2) What forwards end up getting the most top 6 minutes?

I’d be a fool to veer away from the obvious answer: the top two lines, whoever they shake out to be. There’s a lot of modularity there with guys like Martin Erat, Brooks Laich, Troy Brouwer and Eric Fehr. After Ovechkin, Backstrom, Johansson, and Grabovski, it’s anyone’s guess.

3) One much discussed topic this preseason is who will see minutes on the 2nd defensive pair. Assuming Mike Green, Karl Alzner and John Carlson are the top 3 blueliners in terms of ice time, what defenseman will see the 4th most amount of minutes this season?

By all accounts it will be John Erskine, and if you ask me, that particular lineup choice is the team’s greatest roster flaw. Erskine’s underlying numbers for a year ago don’t represent how poorly he played— a fact that can singularly be attributed to the fact that he received a .944 sv % from the padstacker behind him over the course of the season. That goaltending didn’t add up in the playoffs, and as a result Erskine was exposed as something of a goat.

I’d expect the Capitals to make a move to obtain another, defensively stronger, left-handed D-man at the deadline to play on the second pairing.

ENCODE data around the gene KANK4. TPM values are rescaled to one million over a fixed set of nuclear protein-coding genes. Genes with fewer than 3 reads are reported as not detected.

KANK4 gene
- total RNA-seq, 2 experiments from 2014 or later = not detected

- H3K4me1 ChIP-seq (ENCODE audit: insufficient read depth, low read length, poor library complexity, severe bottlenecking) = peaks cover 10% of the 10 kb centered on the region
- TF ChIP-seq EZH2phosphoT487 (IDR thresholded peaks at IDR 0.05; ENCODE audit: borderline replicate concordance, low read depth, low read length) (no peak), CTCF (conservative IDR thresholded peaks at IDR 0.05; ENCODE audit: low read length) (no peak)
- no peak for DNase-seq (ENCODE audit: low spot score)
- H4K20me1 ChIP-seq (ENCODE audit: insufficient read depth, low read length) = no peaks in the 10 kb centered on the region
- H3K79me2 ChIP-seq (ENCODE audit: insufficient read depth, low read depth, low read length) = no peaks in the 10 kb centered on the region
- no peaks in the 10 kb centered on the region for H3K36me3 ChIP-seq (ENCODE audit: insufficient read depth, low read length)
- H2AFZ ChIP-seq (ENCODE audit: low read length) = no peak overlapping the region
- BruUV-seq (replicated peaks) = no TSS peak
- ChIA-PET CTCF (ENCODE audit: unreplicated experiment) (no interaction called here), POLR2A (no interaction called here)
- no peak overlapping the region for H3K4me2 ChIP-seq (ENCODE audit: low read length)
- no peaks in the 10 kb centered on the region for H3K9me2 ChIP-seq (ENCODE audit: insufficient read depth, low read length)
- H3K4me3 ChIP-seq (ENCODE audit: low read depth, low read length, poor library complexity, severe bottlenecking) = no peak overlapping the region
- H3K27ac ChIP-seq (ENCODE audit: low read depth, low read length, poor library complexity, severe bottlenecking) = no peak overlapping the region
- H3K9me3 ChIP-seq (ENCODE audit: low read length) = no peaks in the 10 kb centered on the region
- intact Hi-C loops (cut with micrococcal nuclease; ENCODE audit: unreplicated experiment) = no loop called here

4) Who/What will be the biggest surprise this year, good or bad?

I don’t know if you can call him a surprise at this point, but in many people’s eyes Braden Holtby is still unproven. It’s not a terribly unfounded notion, as Holtby has only played 57 career regular season games— in the ballpark of 1 full season’s work for a non-Lundqvistian NHL goaltender.

By no fault of his own, this will be Holtby’s first chance to put together a strong campaign over the course of a full schedule. Of all goalies that have played a minimum of 2500 minutes at even strength during the past three years, Holtby has the seventh best save percentage. If he can improve upon that, while continuing to rack up the wins (the guy’s got a .649 career winning percentage), it’ll be hard to argue that the Canadian Olympic-hopeful isn’t the real deal— and yeah, I think that will surprise some people.

5) How does this season end for the team?

In my 3-Dieselpunk’s deep mind’s eye, the season ends with Ovi drinking Vodka from the Stanley Cup (and me sharing an under the pressbox seat fistbump with Vlad Putin). In reality I think they absolutely make the playoffs— despite now competing in a substantially more stacked division, this team boasts an opening day lineup that looks as good as any they’ve had in the last ten years. In any event, anything less than a birth in the Conference Finals will be a disappointment, and that doesn’t have as much to do with the paper lineup as it does with our expectations, as they’ve been bred by the organization.

Caps Q&A with sportswriter Ted Starkey

Ted Starkey was nice enough to answer some questions I sent to him over email about the upcoming Caps season.  If you’re not familiar with Ted, you should check out his two books about the Caps and  follow him on Twitter.

Pat Holden: During the NHL Network coverage of the Caps preseason game vs. the Jets, it was twice mentioned that the Caps will miss Mike Ribeiro. Agree or disagree?